Many women use the birth control pill as their form of contraception. Reliance on a daily medication often provokes questions and concerns about what impact the drug has on a consumer's health and nutrition. Information about oral contraceptives can help a patient decide what supplements to take and what food to eat in order to maintain her physical well being.
There is some question as to whether women on the birth control pill need more vitamin B-6 than other women. According to the ClinicalTrials.gov website at U.S. National Institutes of Health, this question is currently being researched at the University of Florida. Women on oral contraceptives may elect to take vitamin B-6 supplements until the issue is settled. The recommended intake for non-lactating adult women is 1.3 mg per day. Mary L. Hardy and Debra L. Gordon, authors of "Best Remedies: Breakthrough Prescriptions That Blend Conventional and Natural Medicine" caution readers not to take more than 100 mg of vitamin B-6 per day.
Colorado State University Extension foods and nutrition specialist J. E. Anderson writes that any woman with inadequate levels of riboflavin will exacerbate the situation by taking oral contraceptives. The recommended intake for non-lactating adult women ranges between 1.2 and 1.3 mg per day, according to the book, "Solve It with Supplements: The Best Herbal and Nutritional Supplements to Help Prevent and Heal More than 100 Common Health Problems." Riboflavin, or vitamin B-2, can be found naturally in almonds and other nuts, brewer's yeast, calf liver, dark green leafy vegetables, eggs, enriched cereal, enriched grains, fish or other seafood, meat, dried or fresh milk, mushrooms, nutritional yeast, organ meats, poultry, wheat germ, and wild rice.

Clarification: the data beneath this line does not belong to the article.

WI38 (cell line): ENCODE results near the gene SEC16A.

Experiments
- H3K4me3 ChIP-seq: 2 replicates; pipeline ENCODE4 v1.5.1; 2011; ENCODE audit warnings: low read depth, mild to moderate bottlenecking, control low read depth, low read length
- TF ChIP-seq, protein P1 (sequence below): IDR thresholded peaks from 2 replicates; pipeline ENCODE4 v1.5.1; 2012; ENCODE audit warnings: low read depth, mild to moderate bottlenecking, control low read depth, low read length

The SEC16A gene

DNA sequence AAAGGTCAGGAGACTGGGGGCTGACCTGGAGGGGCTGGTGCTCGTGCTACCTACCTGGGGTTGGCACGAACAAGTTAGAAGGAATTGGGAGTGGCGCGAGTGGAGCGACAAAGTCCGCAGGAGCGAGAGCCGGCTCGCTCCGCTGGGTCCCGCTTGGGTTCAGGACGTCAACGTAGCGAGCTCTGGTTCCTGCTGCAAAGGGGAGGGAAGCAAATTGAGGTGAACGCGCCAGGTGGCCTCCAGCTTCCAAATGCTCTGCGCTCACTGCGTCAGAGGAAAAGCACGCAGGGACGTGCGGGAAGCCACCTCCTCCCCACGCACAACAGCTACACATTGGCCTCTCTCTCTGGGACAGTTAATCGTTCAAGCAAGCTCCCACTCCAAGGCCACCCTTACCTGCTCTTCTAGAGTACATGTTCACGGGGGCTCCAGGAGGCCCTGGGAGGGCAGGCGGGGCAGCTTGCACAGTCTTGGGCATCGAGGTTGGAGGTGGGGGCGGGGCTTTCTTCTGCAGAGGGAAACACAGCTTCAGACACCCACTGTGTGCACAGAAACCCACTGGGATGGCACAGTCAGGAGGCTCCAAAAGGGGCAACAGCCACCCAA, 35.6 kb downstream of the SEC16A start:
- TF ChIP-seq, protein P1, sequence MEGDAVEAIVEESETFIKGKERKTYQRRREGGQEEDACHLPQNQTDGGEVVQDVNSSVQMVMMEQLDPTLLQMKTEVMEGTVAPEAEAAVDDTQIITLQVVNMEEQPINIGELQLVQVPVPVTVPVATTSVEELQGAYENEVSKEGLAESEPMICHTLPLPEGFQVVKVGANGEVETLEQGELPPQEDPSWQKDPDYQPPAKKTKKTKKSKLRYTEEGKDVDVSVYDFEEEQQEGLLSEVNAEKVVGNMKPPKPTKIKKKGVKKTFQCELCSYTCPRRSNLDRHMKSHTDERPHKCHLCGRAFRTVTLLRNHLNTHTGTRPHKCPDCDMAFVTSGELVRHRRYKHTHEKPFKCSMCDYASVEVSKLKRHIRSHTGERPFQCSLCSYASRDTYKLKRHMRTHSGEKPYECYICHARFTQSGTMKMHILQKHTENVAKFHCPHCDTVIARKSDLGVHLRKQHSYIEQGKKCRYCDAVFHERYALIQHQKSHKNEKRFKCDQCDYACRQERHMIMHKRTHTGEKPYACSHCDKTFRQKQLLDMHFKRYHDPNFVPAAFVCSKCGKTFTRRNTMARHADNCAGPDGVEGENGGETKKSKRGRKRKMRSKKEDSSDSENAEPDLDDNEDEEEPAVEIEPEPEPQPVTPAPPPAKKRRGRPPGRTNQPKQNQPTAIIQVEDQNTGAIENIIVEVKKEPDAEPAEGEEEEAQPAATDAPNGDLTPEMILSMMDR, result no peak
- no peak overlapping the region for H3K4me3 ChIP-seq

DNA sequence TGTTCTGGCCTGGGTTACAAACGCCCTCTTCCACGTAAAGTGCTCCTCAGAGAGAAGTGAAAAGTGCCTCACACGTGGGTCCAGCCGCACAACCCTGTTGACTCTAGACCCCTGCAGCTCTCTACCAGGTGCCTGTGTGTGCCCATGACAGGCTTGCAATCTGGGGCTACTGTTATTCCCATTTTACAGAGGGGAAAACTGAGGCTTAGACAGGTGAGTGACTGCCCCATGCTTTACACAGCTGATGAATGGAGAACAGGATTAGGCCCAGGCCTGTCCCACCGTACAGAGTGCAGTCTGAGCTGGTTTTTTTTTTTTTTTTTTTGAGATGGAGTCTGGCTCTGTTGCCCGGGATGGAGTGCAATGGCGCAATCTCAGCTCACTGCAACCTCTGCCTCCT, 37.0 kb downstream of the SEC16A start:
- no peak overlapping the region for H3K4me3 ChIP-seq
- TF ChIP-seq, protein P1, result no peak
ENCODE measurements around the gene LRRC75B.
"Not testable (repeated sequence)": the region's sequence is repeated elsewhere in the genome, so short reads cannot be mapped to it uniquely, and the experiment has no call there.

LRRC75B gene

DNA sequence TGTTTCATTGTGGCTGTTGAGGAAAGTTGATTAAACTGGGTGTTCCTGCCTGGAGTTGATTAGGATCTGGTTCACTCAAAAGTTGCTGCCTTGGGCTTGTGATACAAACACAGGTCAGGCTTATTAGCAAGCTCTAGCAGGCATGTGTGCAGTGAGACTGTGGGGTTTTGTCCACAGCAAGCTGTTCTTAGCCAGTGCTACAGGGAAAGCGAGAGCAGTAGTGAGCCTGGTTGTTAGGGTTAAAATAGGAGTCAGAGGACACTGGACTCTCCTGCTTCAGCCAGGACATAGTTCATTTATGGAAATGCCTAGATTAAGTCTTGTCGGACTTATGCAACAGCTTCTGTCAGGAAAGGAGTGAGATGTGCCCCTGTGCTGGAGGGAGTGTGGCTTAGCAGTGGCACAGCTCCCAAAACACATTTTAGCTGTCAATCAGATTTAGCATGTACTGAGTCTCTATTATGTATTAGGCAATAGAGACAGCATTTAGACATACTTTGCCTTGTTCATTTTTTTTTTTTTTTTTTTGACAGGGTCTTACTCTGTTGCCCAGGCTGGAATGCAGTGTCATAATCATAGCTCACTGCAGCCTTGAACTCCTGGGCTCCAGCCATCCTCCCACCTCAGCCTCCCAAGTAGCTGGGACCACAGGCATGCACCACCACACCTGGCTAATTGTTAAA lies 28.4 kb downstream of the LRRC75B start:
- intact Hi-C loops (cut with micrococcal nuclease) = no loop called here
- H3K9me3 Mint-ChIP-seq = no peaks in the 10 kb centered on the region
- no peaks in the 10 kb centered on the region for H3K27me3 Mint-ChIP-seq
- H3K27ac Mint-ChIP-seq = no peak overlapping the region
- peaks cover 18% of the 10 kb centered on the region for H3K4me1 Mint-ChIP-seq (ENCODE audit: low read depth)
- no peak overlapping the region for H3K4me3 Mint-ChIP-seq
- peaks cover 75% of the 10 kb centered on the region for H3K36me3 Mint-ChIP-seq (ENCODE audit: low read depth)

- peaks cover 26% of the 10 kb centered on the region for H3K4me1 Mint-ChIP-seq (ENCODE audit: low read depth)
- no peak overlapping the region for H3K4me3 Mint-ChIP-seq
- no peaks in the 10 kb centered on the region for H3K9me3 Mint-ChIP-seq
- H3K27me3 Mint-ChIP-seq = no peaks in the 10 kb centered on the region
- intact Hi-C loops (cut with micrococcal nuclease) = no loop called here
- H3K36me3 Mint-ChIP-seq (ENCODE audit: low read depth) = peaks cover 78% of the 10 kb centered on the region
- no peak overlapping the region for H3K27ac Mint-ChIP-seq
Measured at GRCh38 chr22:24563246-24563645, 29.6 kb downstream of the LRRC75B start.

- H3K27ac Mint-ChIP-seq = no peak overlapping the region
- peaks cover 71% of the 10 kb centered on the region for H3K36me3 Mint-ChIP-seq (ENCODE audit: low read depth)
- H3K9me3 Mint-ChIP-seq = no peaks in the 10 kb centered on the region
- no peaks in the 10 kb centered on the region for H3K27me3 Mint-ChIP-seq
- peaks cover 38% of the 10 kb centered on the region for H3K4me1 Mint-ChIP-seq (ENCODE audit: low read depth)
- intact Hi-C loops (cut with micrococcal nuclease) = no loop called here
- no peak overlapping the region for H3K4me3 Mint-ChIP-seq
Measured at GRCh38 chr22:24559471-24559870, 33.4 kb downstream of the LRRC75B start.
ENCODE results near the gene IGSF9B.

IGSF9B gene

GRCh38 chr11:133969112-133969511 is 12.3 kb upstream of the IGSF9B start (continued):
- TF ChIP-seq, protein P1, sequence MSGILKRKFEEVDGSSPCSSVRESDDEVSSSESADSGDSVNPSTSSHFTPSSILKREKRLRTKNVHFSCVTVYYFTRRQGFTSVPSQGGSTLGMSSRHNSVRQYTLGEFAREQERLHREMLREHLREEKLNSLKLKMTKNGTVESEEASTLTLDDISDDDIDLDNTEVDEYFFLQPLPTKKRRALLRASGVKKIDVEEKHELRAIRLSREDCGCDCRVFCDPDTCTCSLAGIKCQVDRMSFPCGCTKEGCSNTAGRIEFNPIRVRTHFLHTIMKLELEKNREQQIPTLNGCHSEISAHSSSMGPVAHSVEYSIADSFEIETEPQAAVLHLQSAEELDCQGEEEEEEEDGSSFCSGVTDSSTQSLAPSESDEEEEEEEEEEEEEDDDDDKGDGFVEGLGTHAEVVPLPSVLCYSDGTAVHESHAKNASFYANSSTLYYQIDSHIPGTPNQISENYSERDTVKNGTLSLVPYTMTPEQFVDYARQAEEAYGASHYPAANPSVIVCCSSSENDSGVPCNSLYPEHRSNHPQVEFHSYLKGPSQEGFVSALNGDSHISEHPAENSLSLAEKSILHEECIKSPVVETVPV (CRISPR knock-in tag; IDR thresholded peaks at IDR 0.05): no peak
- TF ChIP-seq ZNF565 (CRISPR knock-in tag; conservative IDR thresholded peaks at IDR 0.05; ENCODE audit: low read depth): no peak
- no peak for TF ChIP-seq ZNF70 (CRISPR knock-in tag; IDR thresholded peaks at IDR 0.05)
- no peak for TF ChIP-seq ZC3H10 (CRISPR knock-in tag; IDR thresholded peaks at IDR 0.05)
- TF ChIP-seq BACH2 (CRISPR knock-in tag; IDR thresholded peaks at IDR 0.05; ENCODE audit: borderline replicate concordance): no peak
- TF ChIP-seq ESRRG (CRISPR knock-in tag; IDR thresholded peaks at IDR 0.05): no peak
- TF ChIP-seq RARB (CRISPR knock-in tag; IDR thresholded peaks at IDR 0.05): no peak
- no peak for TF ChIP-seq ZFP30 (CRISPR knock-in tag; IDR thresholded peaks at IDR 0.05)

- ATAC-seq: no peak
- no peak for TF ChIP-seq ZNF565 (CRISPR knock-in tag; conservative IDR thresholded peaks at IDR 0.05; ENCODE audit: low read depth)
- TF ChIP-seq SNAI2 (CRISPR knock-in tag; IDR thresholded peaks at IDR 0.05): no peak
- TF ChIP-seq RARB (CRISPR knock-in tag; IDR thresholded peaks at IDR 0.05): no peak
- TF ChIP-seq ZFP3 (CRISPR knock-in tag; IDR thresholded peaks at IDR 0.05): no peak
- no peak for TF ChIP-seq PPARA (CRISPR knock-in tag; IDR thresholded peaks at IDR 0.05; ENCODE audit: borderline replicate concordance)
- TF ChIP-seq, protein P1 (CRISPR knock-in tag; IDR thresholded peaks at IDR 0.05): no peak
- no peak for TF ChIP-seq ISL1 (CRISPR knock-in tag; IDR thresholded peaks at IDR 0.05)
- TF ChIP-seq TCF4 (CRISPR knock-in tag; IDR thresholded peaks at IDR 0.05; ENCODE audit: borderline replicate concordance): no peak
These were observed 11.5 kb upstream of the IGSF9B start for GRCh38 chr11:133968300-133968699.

On its website the Oregon State University Linus Pauling Institute states that a woman who takes birth control pills containing estrogen will decrease the amount of vitamin C she has in her body. People must get vitamin C through diet or supplementation. The recommended intake for non-lactating adult women is 75 mg per day, says the Linus Pauling Institute. Brussels sprouts, broccoli, cabbage, cantaloupe, citrus fruits and juices, collard greens, green bell peppers, guava, kale, kiwi, parsley, pineapple, red bell peppers, red chili peppers, spinach, strawberries and other red berries, tomatoes, and turnip greens are all rich in vitamin C.
Hardy and Gordon maintain that those who take oral contraceptives lose folic acid as a result. They advise women on the birth control pill to take between 400 and 800 mcg of folic acid each day.
During their childbearing years, women typically lose blood on a monthly basis and as a result also lose iron. Women on the birth control pill often find that they have lighter periods and some women who take oral contraceptives menstruate less frequently. The National Academy of Science recommends a lower daily intake of iron for menstruating women on the birth control pill than for menstruating women who are not taking oral contraception. The recommended intake for adult women on the pill is 10.9 mg per day, according to the book, "Staying Healthy with Nutrition."
- U.S. National Institutes of Health: Clinical Trials.gov: Vitamin B6 Effects for Women Taking Birth Control Pills
- Colorado State University Extension: Nutrition and Oral Contraceptives
- MedlinePlus: Riboflavin (Vitamin B2)
- Oregon State University Linus Pauling Institute Micronutrient Research for Optimum Health: Vitamin C